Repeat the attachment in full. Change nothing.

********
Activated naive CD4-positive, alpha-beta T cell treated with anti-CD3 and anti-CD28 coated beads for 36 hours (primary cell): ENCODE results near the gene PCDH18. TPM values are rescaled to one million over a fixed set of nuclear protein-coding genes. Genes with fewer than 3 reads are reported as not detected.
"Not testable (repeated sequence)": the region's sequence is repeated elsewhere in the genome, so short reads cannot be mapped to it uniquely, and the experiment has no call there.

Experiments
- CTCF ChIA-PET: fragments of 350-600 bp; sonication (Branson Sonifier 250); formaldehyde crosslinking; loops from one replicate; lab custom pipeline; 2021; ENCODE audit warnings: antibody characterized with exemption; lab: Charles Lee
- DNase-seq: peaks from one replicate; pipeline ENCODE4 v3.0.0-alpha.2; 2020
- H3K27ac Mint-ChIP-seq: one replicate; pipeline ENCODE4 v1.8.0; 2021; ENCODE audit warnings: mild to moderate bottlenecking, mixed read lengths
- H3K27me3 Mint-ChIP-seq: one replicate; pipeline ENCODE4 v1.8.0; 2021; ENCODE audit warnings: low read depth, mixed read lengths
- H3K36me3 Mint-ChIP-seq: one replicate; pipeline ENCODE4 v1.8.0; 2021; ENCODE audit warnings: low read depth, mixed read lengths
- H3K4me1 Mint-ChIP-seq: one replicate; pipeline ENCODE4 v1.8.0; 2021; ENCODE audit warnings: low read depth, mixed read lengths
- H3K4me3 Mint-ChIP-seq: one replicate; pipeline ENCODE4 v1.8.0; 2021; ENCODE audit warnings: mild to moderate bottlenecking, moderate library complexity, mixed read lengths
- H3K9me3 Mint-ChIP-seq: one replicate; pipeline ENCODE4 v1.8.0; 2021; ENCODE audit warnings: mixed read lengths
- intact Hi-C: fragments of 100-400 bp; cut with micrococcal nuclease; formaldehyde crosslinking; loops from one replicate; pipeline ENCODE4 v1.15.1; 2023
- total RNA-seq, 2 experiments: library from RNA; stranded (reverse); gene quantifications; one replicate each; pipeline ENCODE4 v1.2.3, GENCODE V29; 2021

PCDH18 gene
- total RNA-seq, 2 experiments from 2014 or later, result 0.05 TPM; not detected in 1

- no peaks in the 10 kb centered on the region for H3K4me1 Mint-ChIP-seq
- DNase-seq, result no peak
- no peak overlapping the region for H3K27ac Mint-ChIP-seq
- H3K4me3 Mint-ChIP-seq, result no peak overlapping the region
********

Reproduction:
Activated naive CD4-positive, alpha-beta T cell treated with anti-CD3 and anti-CD28 coated beads for 36 hours (primary cell): ENCODE results near the gene PCDH18. TPM values are rescaled to one million over a fixed set of nuclear protein-coding genes. Genes with fewer than 3 reads are reported as not detected.
"Not testable (repeated sequence)": the region's sequence is repeated elsewhere in the genome, so short reads cannot be mapped to it uniquely, and the experiment has no call there.

Experiments
- CTCF ChIA-PET: fragments of 350-600 bp; sonication (Branson Sonifier 250); formaldehyde crosslinking; loops from one replicate; lab custom pipeline; 2021; ENCODE audit warnings: antibody characterized with exemption; lab: Charles Lee
- DNase-seq: peaks from one replicate; pipeline ENCODE4 v3.0.0-alpha.2; 2020
- H3K27ac Mint-ChIP-seq: one replicate; pipeline ENCODE4 v1.8.0; 2021; ENCODE audit warnings: mild to moderate bottlenecking, mixed read lengths
- H3K27me3 Mint-ChIP-seq: one replicate; pipeline ENCODE4 v1.8.0; 2021; ENCODE audit warnings: low read depth, mixed read lengths
- H3K36me3 Mint-ChIP-seq: one replicate; pipeline ENCODE4 v1.8.0; 2021; ENCODE audit warnings: low read depth, mixed read lengths
- H3K4me1 Mint-ChIP-seq: one replicate; pipeline ENCODE4 v1.8.0; 2021; ENCODE audit warnings: low read depth, mixed read lengths
- H3K4me3 Mint-ChIP-seq: one replicate; pipeline ENCODE4 v1.8.0; 2021; ENCODE audit warnings: mild to moderate bottlenecking, moderate library complexity, mixed read lengths
- H3K9me3 Mint-ChIP-seq: one replicate; pipeline ENCODE4 v1.8.0; 2021; ENCODE audit warnings: mixed read lengths
- intact Hi-C: fragments of 100-400 bp; cut with micrococcal nuclease; formaldehyde crosslinking; loops from one replicate; pipeline ENCODE4 v1.15.1; 2023
- total RNA-seq, 2 experiments: library from RNA; stranded (reverse); gene quantifications; one replicate each; pipeline ENCODE4 v1.2.3, GENCODE V29; 2021

PCDH18 gene
- total RNA-seq, 2 experiments from 2014 or later, result 0.05 TPM; not detected in 1

- no peaks in the 10 kb centered on the region for H3K4me1 Mint-ChIP-seq
- DNase-seq, result no peak
- no peak overlapping the region for H3K27ac Mint-ChIP-seq
- H3K4me3 Mint-ChIP-seq, result no peak overlapping the region